Cam Newton has an open invitation to watch film at Anthony "Spice" Adams' house. But not with Adams — with his wife, Andenika.
"It’s funny to hear a female talk about routes," a laughing Cam Newton said on Wednesday after Charlotte Observer reporter Jourdan Rodrigue asked about Devin Funchess' routes.
For Adams, a former NFL defensive lineman who played nine years in the league, it'd be concerning if the women in his life didn't talk about routes.
"It’s clear to me that he [didn’t] grow up in a household like mine," he told HERO Sports. "My mom loves football. My wife breaks down film with me. She understands protection, where the offensive line is going, type of route a receiver is running, steps a running back is taking.
"I would invite Cam Newton over to my house to watch film with my wife. My wife could be a head coach in the National Football League. She understands schemes, where the pressure is coming from, who’s blitzing and who’s bluffing. You hear Tony Romo in the booth when he can predict where Brees is going to go on this play or where Brady is going. It sounds like my wife."
— ANTHONY ADAMS (@spiceadams) October 3, 2017
These days some of Adams' film study includes his alter ego Cream E. Biggums (aka Hoodie Biggums), Rec Specs and near-illegal short shorts. Growing up an only child, he was always an entertainer, hoping his antics would entice kids to come over. He drew laughs for impersonating friends, teammates and even superiors, including his former coach Joe Paterno
Following his retirement in March 2013 — announced with a hilarious YouTube video — Adams has crafted a little-bit-of-everywhere entertainment career. He appeared in the HBO series Ballers, hosted ABC's The Great American Baking Show and partnered with Giuliana Rancic for NFL Homegating to connect with fans. But it's hysterical characters like Biggums, a step-back-loving rec basketball player with a following of nearly 25,000 on Instagram, that have spurred multiple viral hits and opened up the bigger opportunities.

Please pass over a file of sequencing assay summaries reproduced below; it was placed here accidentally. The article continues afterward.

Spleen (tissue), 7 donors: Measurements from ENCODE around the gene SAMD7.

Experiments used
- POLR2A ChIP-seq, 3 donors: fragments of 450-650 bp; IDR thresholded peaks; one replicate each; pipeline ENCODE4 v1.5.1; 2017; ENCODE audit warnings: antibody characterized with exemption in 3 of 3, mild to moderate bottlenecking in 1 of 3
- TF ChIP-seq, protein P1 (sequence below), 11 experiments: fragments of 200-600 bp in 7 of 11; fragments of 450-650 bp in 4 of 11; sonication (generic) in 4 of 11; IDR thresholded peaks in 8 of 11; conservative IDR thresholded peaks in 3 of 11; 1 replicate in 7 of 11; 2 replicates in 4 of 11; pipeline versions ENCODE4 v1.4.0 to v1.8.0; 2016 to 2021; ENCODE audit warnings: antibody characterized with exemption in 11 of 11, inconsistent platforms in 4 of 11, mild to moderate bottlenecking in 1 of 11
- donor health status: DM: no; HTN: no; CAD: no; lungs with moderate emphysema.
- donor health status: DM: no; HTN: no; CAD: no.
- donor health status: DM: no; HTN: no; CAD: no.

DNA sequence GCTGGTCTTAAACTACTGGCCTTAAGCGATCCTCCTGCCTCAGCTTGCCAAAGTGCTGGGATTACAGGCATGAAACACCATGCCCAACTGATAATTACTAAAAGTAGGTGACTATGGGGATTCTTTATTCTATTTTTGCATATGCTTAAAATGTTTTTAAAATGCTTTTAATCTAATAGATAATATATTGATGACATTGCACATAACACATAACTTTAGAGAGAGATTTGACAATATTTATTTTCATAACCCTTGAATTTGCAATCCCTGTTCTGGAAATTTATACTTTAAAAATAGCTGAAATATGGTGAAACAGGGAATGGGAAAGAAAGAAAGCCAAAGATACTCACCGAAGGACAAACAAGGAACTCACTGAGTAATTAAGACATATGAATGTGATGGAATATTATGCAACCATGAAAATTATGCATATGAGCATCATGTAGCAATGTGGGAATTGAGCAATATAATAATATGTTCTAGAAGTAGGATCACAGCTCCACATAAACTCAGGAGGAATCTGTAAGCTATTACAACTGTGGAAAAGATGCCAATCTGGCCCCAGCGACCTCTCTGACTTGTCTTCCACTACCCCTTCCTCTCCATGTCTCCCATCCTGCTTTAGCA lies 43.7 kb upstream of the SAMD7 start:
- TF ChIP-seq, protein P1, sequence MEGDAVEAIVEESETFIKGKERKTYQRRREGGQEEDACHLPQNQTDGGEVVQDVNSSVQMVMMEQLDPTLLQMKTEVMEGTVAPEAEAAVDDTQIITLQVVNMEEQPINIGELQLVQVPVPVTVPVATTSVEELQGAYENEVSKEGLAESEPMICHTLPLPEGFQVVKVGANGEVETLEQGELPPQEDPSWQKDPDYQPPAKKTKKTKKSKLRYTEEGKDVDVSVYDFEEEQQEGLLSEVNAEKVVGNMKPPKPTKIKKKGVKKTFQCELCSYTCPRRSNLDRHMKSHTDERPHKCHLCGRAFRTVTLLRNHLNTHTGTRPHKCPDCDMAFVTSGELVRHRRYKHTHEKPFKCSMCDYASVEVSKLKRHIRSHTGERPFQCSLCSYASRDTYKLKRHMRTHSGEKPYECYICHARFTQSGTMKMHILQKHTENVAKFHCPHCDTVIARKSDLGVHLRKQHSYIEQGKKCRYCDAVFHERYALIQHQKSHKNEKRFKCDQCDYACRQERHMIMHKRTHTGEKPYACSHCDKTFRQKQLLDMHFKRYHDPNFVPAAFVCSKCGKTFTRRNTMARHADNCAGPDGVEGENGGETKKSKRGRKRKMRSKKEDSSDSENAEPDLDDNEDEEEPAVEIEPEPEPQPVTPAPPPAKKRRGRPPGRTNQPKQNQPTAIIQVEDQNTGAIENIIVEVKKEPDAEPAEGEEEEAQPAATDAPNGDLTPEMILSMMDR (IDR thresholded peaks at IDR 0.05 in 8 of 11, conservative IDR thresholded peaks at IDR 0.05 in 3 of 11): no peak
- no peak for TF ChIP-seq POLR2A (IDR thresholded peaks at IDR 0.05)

"I get inspired by a lot of social media influencers and I put my own spin on things," he said. "These characters come out of nowhere. There’s always a guy at the gym who wears the most ridiculous outfit and thinks he can ball but really can’t."
In addition to Cam Newton and Biggums, Adams also chatted about Mitchell Trubisky, Jay Cutler and, despite not having any regrets about his playing career, a desire that his son picks golf over football.
Where does your love for entertaining come from? What’s behind that desire to make people laugh and keep things light?
I tell this story a lot. My mom dropped me off at the high school and said, ‘Go introduce yourself to that coach.’ By the time I turned around, four tire marks were in the street. She was gone.
So I introduced myself to the coach, and he told me to starting running. That became a brotherhood for me. Football is a form of entertainment, which I had from the age of 14 all the way to 32. Now I’m still doing a form of entertainment. It’s always been a big part of my life.
Mitchell Trubisky is making his first career start on Monday. Do you think it’s the right call to have a rookie start at quarterback?
I don’t see anything wrong with it. If it was me playing defensive tackle and I had a string of bad games, they would put somebody else in.